Thursday, January 1, 2009

When Is It Time To Refinance to Cash Out a Large Amount of Home Equity? (Part 5 of 6)

There are some pretty financially savvy people out there carefully watching what the markets are doing, including the bond markets and mortgage interest rates. Over the years, they’ve listened carefully to their financial/tax advisors and have educated themselves, keeping up with what these markets are doing. They caught the wave of low interest rates several years ago, and already have a nice low fixed rate on their mortgage.

But, the time has come for them to take some equity out of their home/property, maybe for one of the reasons listed in Part 3 of 6 of this series of articles. If they already have an interest rate of 4.5%, and the interest rate they might qualify for today is 4.625-5%, why would they want to refinance? Should they instead take a 2nd mortgage loan or line of credit? Should they just sell their home/property and pay those closing costs instead?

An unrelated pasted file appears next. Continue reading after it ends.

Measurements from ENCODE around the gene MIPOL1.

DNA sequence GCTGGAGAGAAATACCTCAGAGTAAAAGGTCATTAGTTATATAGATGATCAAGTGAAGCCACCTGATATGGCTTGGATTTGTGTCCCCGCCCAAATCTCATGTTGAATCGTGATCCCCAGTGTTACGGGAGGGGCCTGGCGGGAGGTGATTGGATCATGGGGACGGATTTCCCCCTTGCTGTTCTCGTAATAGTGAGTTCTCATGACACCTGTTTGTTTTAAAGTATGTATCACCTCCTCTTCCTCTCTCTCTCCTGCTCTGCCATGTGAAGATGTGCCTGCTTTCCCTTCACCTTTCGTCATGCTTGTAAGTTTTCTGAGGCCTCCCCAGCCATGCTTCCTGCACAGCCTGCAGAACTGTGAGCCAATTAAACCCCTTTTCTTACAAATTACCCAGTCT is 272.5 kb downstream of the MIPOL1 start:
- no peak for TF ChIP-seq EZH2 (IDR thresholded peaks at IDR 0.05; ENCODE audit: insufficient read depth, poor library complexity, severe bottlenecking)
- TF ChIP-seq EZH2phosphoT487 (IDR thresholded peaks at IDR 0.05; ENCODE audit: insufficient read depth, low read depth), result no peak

Once again, several variables need to be considered:
  • How much cash out will they need, and for what purpose? What tax ramifications are they facing for this purpose (contact your tax professional!)?
  • What is the “blended rate” if the cash out was taken in the form of a 2nd mortgage?
  • What is the difference in closing costs between taking a 1st mortgage and a 2nd mortgage based on the lower loan amount, or a “no cost” home equity line of credit?
  • If the property securing this loan will be eventually sold, what is that projected sale date?
  • If the property being refinanced will be held long term, where is the owner in their amortization schedule on their existing mortgage?

Now I’ve said this over and over again, but under this reason for refinancing you especially need to talk to your tax professional before you subject yourself to tax consequences and incur unforeseen or avoidable tax liabilities. Believe me, I speak from experience, having incurred an unnecessary capital gains tax liability on a transaction I did in 1989 without consulting my tax advisor. One of those really expensive school of hard knocks lessons I’d like to see others avoid!

See you at the closing table!
Karen Cooper – OR/CA Mortgage Consultant –

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